Dantas-Duarte et al. [6], comparing patients infected with HCV and patients with liver disease from other etiologies, found higher levels of impulsiveness in the HCV-infected patients (all domains) (p<0.001), also finding an association between impulsiveness and risk behavior engagement.

Through neuropsychological tests and comparing to a population without hepatitis C, it was shown that HCV-infected adults were more predisposed to choosing immediate rewards rather than long-term rewards, which was related to their performance in executive function tasks. The authors suggested that this alteration occurred after infection. Thus, a circular phenomenon is established: impulsive individuals are more prone to being infected with HCV, and the chronic infection leads to cognitive impairment, which in turn predisposes individuals to making changes in decision making [17].

Fábregas et al. [14], comparing populations comprising individuals with and without HCV, found higher scores in TI and in the domain AI in patients with HCV. Giotakos et al. [16], in a sample of incarcerated rapists/child molesters, found higher levels of TI among anti-HCV positive subjects compared to those without viral infections or to those infected with HBV.

The set of studies above match the findings of the present study, where higher rates of impulsiveness were found among HCV-infected individuals compared to people without viral infections or other types of chronic infections, like HBV [6,14,16,17]. The current study further expands the range of viral conditions associated with lower rates of impulsiveness compared to HCV, providing foundational information regarding HTLV-1 for comparative analyses regarding this aspect of human behavior.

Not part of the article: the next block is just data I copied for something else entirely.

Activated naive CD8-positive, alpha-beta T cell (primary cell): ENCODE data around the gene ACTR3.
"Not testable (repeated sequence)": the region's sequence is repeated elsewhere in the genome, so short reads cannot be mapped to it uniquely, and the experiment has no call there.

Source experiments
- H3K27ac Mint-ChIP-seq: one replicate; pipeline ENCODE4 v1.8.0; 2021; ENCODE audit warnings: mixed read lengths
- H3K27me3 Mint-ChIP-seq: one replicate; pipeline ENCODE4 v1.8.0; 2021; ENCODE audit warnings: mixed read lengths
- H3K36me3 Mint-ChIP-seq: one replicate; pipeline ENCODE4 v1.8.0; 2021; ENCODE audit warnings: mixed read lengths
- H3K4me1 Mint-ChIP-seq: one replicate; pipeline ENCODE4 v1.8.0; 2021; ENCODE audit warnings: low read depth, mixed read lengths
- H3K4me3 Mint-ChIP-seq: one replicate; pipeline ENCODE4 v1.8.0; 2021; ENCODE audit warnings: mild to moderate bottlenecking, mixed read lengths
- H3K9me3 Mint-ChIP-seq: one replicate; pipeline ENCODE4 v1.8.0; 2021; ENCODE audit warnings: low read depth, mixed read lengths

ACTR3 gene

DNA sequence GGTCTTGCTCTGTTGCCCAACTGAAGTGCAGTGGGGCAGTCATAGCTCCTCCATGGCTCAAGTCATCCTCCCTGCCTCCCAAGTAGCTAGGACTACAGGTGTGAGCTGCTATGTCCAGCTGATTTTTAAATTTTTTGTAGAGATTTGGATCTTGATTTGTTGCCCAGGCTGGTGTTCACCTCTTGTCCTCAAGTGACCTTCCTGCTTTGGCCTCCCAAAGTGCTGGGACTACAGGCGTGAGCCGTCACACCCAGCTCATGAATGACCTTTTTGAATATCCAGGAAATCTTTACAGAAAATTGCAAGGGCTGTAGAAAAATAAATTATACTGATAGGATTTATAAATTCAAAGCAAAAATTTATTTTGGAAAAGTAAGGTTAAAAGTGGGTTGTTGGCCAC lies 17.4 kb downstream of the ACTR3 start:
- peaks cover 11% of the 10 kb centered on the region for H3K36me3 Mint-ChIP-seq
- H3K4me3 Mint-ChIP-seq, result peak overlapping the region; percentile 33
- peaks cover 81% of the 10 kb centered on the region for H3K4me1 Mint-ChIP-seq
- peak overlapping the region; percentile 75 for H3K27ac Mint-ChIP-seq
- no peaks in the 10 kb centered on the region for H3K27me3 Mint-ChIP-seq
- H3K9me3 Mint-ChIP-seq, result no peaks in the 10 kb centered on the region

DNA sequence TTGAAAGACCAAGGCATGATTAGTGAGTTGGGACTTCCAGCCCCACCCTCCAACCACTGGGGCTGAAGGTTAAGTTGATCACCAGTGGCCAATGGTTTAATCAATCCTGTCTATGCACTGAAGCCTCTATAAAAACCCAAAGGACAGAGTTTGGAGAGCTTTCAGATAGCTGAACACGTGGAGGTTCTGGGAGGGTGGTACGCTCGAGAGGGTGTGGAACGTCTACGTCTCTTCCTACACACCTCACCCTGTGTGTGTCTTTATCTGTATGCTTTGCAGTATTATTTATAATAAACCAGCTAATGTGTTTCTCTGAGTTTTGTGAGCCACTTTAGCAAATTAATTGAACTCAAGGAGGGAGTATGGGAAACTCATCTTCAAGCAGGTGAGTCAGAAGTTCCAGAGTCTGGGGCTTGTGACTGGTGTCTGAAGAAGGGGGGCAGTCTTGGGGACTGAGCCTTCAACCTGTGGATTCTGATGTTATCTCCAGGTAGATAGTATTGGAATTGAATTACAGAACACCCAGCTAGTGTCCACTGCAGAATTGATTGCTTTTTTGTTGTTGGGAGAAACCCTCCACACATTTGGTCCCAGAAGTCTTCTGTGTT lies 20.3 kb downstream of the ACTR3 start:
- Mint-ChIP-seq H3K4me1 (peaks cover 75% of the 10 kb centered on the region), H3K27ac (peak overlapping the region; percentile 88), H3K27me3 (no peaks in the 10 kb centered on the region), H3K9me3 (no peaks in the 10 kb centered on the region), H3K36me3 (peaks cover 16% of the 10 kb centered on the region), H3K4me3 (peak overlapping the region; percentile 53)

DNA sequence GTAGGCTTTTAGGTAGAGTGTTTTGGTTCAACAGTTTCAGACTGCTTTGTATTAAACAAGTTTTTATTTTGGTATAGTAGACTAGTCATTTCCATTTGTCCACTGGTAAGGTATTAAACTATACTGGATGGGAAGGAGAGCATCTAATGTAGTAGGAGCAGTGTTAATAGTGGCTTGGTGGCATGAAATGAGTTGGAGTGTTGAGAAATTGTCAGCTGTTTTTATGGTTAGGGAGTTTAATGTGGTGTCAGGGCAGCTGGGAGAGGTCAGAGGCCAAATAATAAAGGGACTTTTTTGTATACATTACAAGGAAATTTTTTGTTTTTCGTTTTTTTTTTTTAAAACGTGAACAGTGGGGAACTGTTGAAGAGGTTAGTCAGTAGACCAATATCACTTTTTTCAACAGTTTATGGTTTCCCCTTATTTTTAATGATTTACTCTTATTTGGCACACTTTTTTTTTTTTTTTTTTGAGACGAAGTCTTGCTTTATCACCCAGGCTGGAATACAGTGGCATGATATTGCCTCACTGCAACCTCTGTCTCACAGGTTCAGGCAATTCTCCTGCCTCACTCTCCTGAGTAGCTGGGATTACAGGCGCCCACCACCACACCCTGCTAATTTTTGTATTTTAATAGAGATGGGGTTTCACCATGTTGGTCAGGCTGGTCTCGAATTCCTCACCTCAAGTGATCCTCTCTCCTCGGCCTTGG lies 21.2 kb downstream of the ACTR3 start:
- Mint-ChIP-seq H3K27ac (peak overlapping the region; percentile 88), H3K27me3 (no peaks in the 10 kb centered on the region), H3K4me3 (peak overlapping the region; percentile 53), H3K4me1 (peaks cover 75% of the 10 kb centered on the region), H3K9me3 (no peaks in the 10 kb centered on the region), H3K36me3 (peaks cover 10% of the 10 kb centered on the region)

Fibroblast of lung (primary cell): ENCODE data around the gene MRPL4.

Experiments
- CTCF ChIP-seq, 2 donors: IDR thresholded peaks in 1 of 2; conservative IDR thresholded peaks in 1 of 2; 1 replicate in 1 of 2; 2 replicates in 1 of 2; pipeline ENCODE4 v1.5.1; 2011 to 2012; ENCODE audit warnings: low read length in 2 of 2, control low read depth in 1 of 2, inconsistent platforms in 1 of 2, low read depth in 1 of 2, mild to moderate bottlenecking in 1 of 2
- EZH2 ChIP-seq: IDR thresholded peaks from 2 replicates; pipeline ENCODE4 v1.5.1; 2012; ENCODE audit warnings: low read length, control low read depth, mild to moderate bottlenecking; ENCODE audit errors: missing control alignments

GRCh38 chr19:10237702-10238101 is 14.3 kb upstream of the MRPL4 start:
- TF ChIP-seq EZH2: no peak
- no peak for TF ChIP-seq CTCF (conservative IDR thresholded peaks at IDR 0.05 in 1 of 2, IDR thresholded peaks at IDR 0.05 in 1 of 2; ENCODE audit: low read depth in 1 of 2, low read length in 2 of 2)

A possible explanation for higher levels of impulsiveness in this group is the evidence of the influence of HCV infection on the central nervous system with alterations in behavior patterns, and the presence of subjects in the sample who were perhaps contaminated through the use of injectable drugs. By contrast, the lack of consistent evidence that HTLV-1 may in and of itself foster behavior changes, notably impulsiveness, and the possibility of contamination of some individuals not through risk behaviors, but through breastfeeding, may have generated lower levels of impulsiveness and risk behaviors in the results. However, more studies need to be developed in order to have better clarifications with regard to these explanations.